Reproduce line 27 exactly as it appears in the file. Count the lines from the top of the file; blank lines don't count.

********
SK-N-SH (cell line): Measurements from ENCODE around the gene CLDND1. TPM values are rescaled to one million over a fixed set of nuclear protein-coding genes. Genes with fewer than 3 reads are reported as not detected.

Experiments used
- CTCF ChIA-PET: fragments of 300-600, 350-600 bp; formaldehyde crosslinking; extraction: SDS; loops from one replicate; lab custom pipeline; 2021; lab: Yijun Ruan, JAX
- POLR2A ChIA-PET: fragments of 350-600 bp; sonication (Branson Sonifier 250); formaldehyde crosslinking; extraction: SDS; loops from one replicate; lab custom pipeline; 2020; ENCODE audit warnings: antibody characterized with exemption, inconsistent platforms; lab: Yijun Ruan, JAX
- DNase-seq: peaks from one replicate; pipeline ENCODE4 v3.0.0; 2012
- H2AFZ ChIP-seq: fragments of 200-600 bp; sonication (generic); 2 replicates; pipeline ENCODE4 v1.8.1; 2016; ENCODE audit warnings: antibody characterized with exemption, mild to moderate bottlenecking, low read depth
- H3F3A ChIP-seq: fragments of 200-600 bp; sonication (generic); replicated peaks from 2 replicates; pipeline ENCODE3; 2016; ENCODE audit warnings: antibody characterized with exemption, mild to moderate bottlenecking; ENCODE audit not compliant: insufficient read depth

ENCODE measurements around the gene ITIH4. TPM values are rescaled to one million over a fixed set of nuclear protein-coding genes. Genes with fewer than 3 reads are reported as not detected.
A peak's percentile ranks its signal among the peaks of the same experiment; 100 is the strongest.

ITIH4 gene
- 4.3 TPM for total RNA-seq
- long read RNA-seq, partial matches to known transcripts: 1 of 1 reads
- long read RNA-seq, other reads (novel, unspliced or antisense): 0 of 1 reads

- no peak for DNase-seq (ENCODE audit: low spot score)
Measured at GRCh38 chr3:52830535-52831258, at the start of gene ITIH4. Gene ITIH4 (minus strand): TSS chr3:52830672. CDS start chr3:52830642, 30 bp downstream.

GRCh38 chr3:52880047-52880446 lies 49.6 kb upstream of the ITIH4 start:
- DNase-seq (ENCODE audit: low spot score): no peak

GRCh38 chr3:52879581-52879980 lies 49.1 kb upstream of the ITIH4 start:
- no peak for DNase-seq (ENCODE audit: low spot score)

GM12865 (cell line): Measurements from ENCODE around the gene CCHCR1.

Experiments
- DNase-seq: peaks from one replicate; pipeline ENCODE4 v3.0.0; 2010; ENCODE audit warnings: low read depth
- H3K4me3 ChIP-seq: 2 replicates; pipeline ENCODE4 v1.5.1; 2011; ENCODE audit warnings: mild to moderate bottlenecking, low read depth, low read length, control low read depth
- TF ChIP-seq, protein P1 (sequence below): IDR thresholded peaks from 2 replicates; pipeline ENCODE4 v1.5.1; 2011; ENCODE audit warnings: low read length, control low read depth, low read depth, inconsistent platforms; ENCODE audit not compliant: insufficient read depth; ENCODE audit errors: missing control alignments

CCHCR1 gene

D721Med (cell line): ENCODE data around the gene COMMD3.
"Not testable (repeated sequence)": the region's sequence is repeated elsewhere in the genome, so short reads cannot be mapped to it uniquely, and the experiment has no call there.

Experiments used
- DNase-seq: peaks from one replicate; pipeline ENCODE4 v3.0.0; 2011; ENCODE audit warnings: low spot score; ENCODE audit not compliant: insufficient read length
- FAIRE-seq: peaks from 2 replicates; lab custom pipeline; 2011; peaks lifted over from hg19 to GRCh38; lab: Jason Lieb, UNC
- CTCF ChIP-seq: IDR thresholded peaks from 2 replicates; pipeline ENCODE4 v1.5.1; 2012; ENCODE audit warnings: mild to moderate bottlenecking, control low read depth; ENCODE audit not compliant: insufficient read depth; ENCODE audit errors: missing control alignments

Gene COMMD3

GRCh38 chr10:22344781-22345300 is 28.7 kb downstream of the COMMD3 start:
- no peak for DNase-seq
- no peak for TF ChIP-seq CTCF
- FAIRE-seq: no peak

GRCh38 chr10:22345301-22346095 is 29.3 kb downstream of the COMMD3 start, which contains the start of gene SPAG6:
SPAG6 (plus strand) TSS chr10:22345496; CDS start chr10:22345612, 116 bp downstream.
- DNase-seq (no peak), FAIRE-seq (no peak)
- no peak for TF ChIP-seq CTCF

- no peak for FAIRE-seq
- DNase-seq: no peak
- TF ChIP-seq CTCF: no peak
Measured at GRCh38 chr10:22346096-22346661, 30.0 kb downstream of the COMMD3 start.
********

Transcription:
"Not testable (repeated sequence)": the region's sequence is repeated elsewhere in the genome, so short reads cannot be mapped to it uniquely, and the experiment has no call there.